Well, I didn’t care about Sundance or South by Southwest. I didn’t think those movies should go to those festivals. I don’t know if we would’ve gotten a distributor then because it’s not a festival-friendly movie. I knew it was going to be divisive and polarizing. Look, I’ve been getting terrible reviews since I was 21. People tend to think that “Less Than Zero” is some kind of prize-winning classic. No. About 60 percent of the reviews were terrible. They took my publisher to task for publishing the diary of a 20-year-old boy. The publishing industry is collapsing! And with “American Psycho,” the book was 100 percent panned when it was first published. So, my armor is thick. I also think everyone’s opinion are fine. If you have a negative opinion on a movie, that’s totally cool. I slam movies, too. It doesn’t mean I don’t like the people involved. It’s not personal. It’s just an aesthetic. So, I’m totally cool with negative reviews.
Can you explain what a “humanist film critic” is? You used that term on Twitter when “The Canyons” was getting some negative feedback from critics.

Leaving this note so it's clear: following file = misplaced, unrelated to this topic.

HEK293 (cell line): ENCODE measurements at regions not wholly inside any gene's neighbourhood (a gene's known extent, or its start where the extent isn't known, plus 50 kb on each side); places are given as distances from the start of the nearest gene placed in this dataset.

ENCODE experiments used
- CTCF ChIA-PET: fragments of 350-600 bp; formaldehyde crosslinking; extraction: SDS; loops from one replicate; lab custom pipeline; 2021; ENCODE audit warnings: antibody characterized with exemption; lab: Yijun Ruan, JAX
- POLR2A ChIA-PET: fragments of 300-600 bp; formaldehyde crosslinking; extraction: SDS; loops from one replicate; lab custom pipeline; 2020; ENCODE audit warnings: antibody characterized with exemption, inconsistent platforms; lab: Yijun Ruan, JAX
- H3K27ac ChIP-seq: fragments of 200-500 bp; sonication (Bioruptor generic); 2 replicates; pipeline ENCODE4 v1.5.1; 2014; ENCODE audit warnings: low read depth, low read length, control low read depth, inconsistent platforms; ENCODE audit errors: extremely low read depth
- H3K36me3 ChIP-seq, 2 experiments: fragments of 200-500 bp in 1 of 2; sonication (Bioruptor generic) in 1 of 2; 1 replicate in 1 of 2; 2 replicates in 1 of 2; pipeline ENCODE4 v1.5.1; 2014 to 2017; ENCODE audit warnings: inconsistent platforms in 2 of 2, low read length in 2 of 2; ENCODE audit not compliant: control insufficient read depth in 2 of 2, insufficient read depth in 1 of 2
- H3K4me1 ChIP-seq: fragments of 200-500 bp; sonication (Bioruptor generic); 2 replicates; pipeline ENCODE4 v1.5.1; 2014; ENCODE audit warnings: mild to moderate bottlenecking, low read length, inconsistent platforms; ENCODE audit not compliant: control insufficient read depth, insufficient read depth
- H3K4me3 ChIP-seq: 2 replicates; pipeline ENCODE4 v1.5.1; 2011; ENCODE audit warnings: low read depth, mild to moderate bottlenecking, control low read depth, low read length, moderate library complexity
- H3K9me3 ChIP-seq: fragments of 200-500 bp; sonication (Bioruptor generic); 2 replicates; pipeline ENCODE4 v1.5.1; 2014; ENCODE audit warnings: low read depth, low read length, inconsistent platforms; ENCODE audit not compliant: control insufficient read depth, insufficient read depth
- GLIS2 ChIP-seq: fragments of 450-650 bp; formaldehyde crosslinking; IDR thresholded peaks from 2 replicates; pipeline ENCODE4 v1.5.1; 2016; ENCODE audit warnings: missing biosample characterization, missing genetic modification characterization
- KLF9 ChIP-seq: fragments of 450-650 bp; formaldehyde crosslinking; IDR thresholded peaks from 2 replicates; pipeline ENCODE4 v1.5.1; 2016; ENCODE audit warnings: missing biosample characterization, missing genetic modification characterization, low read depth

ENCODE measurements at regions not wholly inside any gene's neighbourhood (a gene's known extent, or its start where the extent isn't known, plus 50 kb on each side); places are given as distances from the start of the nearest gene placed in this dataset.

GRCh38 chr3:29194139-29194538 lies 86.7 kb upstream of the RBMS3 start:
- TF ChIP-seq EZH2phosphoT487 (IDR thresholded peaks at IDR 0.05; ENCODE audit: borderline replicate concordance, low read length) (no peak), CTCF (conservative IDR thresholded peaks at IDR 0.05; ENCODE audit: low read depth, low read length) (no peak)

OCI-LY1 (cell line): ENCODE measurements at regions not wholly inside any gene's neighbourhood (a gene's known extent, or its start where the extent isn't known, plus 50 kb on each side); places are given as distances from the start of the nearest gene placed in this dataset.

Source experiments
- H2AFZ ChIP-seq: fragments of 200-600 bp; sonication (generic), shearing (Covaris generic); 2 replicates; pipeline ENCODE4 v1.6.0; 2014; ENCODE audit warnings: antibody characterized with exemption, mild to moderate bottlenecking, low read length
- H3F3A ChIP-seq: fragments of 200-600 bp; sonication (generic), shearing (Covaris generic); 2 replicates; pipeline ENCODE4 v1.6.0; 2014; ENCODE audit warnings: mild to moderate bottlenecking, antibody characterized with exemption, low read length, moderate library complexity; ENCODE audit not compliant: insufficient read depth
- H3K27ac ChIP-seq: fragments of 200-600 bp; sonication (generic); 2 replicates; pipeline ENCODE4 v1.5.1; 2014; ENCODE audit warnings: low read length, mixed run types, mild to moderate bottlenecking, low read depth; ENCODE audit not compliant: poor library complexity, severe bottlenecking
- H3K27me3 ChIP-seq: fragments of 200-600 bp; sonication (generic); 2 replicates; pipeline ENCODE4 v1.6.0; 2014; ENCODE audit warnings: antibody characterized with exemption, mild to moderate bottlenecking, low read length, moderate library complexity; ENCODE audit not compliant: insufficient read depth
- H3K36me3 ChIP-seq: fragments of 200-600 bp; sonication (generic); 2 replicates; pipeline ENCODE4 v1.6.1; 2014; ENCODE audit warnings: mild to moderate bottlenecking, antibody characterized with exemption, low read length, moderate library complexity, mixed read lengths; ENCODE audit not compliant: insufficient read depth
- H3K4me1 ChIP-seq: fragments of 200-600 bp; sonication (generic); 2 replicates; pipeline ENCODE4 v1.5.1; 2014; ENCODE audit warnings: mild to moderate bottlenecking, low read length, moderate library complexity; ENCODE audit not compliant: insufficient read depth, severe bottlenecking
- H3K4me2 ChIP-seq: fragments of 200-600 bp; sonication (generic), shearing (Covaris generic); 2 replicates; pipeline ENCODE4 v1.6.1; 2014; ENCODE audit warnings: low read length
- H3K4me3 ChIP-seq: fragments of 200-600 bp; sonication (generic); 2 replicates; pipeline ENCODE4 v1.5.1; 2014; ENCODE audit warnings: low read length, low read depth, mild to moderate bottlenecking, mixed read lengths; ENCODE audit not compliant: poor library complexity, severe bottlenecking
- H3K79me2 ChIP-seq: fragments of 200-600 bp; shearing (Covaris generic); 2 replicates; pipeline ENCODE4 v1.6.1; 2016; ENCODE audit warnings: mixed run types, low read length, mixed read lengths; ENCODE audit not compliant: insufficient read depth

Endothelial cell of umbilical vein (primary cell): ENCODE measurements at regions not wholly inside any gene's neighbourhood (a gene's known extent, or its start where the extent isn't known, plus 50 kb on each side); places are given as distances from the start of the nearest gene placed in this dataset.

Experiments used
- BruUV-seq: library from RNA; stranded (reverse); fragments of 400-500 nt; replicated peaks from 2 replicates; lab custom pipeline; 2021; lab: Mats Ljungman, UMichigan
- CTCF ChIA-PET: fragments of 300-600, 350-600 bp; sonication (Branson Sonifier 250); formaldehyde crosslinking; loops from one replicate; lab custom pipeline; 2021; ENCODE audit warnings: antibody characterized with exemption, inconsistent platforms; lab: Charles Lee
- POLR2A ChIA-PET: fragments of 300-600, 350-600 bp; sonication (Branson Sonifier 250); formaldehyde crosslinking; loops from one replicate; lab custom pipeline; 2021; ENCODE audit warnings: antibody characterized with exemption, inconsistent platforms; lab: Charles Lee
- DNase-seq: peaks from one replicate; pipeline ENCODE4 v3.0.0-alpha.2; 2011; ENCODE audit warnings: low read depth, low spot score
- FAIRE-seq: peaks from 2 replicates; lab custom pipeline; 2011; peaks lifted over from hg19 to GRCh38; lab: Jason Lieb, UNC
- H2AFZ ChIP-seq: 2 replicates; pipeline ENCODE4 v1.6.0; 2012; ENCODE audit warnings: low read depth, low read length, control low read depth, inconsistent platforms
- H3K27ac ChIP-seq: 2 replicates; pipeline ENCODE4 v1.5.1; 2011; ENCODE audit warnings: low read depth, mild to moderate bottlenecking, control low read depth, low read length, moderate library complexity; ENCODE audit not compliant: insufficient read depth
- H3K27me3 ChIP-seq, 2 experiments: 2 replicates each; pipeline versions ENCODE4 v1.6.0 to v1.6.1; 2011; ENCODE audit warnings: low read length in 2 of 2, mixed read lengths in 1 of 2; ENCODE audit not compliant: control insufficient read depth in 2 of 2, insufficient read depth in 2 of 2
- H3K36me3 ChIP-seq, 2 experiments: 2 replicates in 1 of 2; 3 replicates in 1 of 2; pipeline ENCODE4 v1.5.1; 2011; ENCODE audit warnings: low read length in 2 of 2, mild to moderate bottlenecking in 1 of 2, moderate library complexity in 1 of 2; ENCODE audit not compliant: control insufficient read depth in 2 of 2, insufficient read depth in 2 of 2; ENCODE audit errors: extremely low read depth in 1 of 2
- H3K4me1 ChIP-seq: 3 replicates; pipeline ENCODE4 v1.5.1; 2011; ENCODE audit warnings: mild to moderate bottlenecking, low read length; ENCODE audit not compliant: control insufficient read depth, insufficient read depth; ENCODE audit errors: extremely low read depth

It’s someone who mistakenly likes “Fruitvale Station.” A humanist film critic is a critic who is not looking at a film with an aesthetic gaze, but is looking at it based on how they feel about the subject. For them to like a movie, it has to be about a noble endeavor or it has to be about the human spirit. That’s the only art that matters to them. If you don’t have art that’s redemptive then what you’re doing is not for them. That, to me, is a very narrow way to look at movies. But I do think that is the way a majority of American film critics experience film. It is dismaying to me. I used the term “humanist film critic” because the hatred for “The Canyons” is so disproportionate to how small the movie is and how we made it for zero money. It just seems like there is a lot of anger with the ugliness of the subject matter. Critics said the movie really doesn’t care about the audience. I just think a lot of people want movies to comfort them in a way. They want to be soothed by movies. But “The Canyons” is life. It might suck, but it’s life.